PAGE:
At some point we have to leave the nest – or so I’ve been told – but as a millennial trying to get their foot on the property ladder in Do I rent? Do I buy? And what about the new option – shared ownership – is it really the best of both worlds?

Now as a twenty-something individual 😉 who went away for university, I got used to my independence and while living at home comes with its perks I’m interested in gaining my independence. But, I like many people my age the prospect of entering the property market seems so daunting with more and more fees popping up that I didn’t expect. And the deposit… don’t get me started on deposits! So that makes me think about renting, it all looks so much easier. But then I remember I would be paying someone else’s mortgage with little/nothing to show for it and then I’m back at the beginning again wondering dauntingly how on earth I can get on the property ladder. And then I found out about shared ownership, but is really the answer I’ve been looking for?

What is shared ownership

Shared ownership is allegedly the answer to the first-time buyer’s problems – at least that’s the way it’s being sold. Shared ownership allows you to buy a share of the home usually between 25% and 75%, and you would then pay rent on the remaining share and a service charge as well as – of course – the mortgage repayment. You also have the option to purchase more shares of the house later on down the line which is known as “stair casing”, however the cost buying more shares are not froze will depend on how much the property is worth at the time and you will have to pay property valuation fees to find this out. Finally, it is important to note that shared ownership homes are leasehold, so you only own the property for the length of the lease, when that lease comes to an end the property returns to the landlord – unless you buy them out.


  • Lower deposit
  • Part own a home – and potentially all of it (through stair casing)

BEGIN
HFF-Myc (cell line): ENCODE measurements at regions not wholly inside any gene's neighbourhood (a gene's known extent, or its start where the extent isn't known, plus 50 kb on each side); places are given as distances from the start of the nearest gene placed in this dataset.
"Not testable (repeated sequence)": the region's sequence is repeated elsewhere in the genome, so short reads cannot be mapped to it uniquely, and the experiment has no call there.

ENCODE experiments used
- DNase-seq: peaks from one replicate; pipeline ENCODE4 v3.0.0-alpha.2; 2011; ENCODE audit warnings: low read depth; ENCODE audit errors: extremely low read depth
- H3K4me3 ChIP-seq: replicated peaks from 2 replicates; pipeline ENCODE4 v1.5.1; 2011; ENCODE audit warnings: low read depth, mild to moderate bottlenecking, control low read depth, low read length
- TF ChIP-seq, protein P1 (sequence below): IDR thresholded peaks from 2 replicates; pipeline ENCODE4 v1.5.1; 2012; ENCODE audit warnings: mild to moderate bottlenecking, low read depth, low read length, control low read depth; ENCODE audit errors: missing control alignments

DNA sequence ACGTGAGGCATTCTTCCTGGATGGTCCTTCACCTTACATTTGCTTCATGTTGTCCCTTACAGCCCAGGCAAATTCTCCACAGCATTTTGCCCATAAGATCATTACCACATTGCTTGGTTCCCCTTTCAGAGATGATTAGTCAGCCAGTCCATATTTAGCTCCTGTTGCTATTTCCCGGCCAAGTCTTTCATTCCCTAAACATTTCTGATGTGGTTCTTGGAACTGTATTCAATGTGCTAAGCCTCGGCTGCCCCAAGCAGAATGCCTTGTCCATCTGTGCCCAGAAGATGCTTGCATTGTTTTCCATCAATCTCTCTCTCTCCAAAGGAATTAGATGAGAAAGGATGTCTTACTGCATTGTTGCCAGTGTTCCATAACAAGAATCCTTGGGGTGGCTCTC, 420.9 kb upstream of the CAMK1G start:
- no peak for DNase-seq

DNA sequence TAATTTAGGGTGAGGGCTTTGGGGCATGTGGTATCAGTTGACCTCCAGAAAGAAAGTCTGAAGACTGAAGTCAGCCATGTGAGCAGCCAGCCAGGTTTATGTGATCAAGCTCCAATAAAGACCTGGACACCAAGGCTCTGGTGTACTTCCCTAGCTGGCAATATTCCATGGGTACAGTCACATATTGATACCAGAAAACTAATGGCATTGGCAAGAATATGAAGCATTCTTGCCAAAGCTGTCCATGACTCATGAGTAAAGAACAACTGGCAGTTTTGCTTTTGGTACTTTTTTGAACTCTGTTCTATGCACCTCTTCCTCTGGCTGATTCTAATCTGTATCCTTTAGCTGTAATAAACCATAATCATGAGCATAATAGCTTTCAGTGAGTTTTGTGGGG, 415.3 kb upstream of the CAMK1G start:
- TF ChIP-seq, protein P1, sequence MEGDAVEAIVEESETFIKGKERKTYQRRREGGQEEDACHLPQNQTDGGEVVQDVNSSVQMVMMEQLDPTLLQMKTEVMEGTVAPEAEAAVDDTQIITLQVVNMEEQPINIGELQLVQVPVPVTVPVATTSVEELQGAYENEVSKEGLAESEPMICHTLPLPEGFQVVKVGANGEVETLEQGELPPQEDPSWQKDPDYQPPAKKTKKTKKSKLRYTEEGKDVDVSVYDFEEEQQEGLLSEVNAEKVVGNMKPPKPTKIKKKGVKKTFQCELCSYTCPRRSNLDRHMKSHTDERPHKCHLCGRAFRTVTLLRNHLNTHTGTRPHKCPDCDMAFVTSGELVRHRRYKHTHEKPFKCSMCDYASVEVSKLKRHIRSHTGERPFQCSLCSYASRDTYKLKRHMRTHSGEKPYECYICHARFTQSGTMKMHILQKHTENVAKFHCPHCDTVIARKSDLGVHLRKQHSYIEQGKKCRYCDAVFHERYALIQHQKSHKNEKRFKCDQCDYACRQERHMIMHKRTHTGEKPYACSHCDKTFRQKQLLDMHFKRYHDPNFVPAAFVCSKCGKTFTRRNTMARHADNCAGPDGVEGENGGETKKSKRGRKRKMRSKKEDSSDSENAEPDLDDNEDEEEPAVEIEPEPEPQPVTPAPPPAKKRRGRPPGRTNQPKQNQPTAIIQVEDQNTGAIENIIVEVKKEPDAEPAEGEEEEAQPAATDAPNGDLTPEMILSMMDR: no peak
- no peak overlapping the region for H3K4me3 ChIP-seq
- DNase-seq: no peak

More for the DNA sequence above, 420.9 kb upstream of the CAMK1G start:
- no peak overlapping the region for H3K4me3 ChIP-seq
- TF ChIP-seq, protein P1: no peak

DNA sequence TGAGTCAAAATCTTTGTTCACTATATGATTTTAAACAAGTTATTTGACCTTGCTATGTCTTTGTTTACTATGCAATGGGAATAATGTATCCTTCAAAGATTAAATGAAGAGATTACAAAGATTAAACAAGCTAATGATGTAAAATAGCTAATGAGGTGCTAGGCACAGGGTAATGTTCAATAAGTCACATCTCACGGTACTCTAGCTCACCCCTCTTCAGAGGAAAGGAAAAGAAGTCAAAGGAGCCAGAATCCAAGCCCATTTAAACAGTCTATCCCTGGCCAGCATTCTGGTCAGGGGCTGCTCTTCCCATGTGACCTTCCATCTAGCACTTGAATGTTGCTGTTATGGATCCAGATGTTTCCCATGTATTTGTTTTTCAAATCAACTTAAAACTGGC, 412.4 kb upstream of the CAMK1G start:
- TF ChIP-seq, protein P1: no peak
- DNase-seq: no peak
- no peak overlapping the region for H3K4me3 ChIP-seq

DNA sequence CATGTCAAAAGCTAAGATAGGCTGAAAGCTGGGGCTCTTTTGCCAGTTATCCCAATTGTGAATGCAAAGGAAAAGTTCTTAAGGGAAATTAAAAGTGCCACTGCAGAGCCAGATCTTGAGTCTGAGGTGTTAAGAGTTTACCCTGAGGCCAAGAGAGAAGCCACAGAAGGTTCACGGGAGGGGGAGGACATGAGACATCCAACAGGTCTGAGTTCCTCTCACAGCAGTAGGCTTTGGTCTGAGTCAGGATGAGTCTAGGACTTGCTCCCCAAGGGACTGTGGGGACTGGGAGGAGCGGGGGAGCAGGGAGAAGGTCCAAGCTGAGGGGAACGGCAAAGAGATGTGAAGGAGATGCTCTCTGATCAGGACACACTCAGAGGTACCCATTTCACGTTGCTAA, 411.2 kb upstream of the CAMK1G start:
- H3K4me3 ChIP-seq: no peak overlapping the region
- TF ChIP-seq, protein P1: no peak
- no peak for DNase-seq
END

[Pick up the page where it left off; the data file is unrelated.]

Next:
• The home isn’t fully yours
  • Can be hard to buy greater shares
  • Still may liable for any maintenance and damage costs (they don’t want to share costs just ownership)
  • Harder to resell
  • Leasehold


It sounds so simple right. You take your money, you buy the house and do you own the house. But what if you’re like me, an average joe with student loans, who just started saving? What then? The prices of hoses have soared over 200% in the last 18 years. I currently live in London and I have no plans of moving and when on average you need over £80,000 just to put down a deposit getting my foot on the property ladder is like climbing Mount Everest! Furthermore, the cost does not stop at a deposit. There are numerous fees that have to be taken into consideration too which may take in excess of a couple grand more out of your account (interestingly termed ‘stamp duty’). And let’s not forget furniture costs! It’s all starting to add up and feeling a little overwhelming. But despite the costs once you’ve brought it you’ve brought it. The house is yours. No one can take it from you – unless you don’t keep up with the mortgage payments – and it is an amazing investment which may prove lucrative in the future. It’s just getting your foot on that first step.


  • The property is yours
  • The property is yours
  • The property is yours


  • Getting the initial deposit and stamp duty
  • Responsible for maintenance costs

The Verdict

We’ve weighed up a few options, what does this mean for my dilemma? Despite all the costs associated with it I will choose to buy. As I prefer the property belonging completely to me, instead of leasing a share of the property and being held accountable to some other body (e.g. housing association). Furthermore, I can’t get rid of y mothers voice in my head that tells me to take my time, save and invest in my future instead of lining someone else’s pockets. However, this is possible for me as I have somewhere to stay whilst I save up for a deposit. If you are not able to, shared ownerships provide a viable solution it is simply a top up between long and short-term gain. With shared ownership you can put down a deposit faster and still shares in a house and you have the option to fully buy the house at a later date. But buying for me is the long game, it would mean taking some time to save now in order to own (once the mortgage is paid off) my own property with full control. It is also worth mentioning, that if you do choose to buy, there are finance options available. For example, the government’s help to buy schemes could put you in a better position to buy, so it’s definitely worth checking out – alternatively let me know if you would like a post weighing up the different options available.

Either way, no matter what route you decide to go down, the time to start thinking and planning for it is now!

Stay blessed,


Posted by:Jade Lianne

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